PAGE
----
Russell Jacoby’s Dialectic of Defeat is one of those books that is excellent in what it critiques but confused in what it advocates. A history of alternate traditions of “Western Marxism,” particularly focusing on Left Communism and Marxist Humanism varieties, as well as a critique of the idea that “Victory makes right” in the Marxist-Leninist models, particularly of the Soviet Union. While his critique is strong, he particularly dissects Althusser’s claims and reversals as well as the particular forms of Hegelianism that dominated each side, such as the Soviet Union’s attempt to square a form of positivism that fit with its adoption of Taylorism from the capitalist world (as well as cybernetics later) with Hegelian historicism. These first two chapters are particularly strong, and eerie in that they hint at severe problems in the Soviet conception that probably played a role in its collapse ten years after the book was written.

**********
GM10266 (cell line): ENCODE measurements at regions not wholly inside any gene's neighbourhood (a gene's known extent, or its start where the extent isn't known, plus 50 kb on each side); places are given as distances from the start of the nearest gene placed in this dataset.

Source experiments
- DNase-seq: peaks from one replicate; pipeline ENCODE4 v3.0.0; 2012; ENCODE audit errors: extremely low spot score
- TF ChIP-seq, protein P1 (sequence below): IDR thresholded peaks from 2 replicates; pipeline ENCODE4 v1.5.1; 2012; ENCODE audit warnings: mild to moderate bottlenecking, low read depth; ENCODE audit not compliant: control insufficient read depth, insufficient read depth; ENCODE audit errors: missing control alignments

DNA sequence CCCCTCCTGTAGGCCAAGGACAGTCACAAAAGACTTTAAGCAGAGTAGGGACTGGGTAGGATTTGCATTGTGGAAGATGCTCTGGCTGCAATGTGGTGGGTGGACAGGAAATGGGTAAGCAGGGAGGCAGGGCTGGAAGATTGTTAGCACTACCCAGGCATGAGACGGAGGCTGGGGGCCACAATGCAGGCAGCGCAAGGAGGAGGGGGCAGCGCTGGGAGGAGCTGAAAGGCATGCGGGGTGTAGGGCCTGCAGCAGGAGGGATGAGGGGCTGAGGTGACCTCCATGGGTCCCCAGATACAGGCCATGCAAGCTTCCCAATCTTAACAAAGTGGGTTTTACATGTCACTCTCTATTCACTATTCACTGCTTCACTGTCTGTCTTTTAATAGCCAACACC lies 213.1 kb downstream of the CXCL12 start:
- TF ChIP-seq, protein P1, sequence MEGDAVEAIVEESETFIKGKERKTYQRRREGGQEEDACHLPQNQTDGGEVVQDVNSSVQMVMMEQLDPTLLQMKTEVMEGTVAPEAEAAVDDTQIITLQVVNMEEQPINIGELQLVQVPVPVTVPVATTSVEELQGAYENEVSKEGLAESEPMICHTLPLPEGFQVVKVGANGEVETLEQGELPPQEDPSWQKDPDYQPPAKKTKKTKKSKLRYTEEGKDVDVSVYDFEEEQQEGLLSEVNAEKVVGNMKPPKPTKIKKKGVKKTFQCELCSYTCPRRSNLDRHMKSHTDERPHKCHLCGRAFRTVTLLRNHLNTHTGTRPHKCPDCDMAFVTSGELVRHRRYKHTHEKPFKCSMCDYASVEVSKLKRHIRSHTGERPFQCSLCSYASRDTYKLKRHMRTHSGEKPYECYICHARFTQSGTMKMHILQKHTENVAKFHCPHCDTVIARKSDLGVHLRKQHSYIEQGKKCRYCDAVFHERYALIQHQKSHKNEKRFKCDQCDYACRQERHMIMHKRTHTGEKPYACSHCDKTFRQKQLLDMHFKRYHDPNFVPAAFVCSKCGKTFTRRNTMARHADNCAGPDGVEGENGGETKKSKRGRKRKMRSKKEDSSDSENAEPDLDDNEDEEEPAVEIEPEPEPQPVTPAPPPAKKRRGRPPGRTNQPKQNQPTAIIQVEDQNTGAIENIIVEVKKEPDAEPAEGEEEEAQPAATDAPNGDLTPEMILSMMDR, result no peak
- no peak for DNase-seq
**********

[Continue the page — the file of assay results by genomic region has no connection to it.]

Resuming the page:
Jacoby is strongest when talking about the transition from Marxist to the Social Democratic parties and communist parties of revolutions in 1918 in German as well as discussing the Italian Hegelian tradition. He is also quite strong at pointing out that Engel’s attempt at scientific positivism was critiqued obliquely in Marx but that the direct critique was never made. Indeed, many of the texts where this element of Marx’s thinking is most clear, Engel’s himself talked Marx out of publishing (such as the the Critique of Gotha Program). However, Jacoby does not totally cleave Marx from Engels pointing out how vital Engel was to Marx’s program including editing and releasing many important texts, such as Capital volume three. In discussing the Italian materialist Hegelians of late 1890s and early 20th century, Jacoby points out that many did wonder why Marx did not more publicly correct Engel’s attempt at a dialectical materialism that could function like positive science.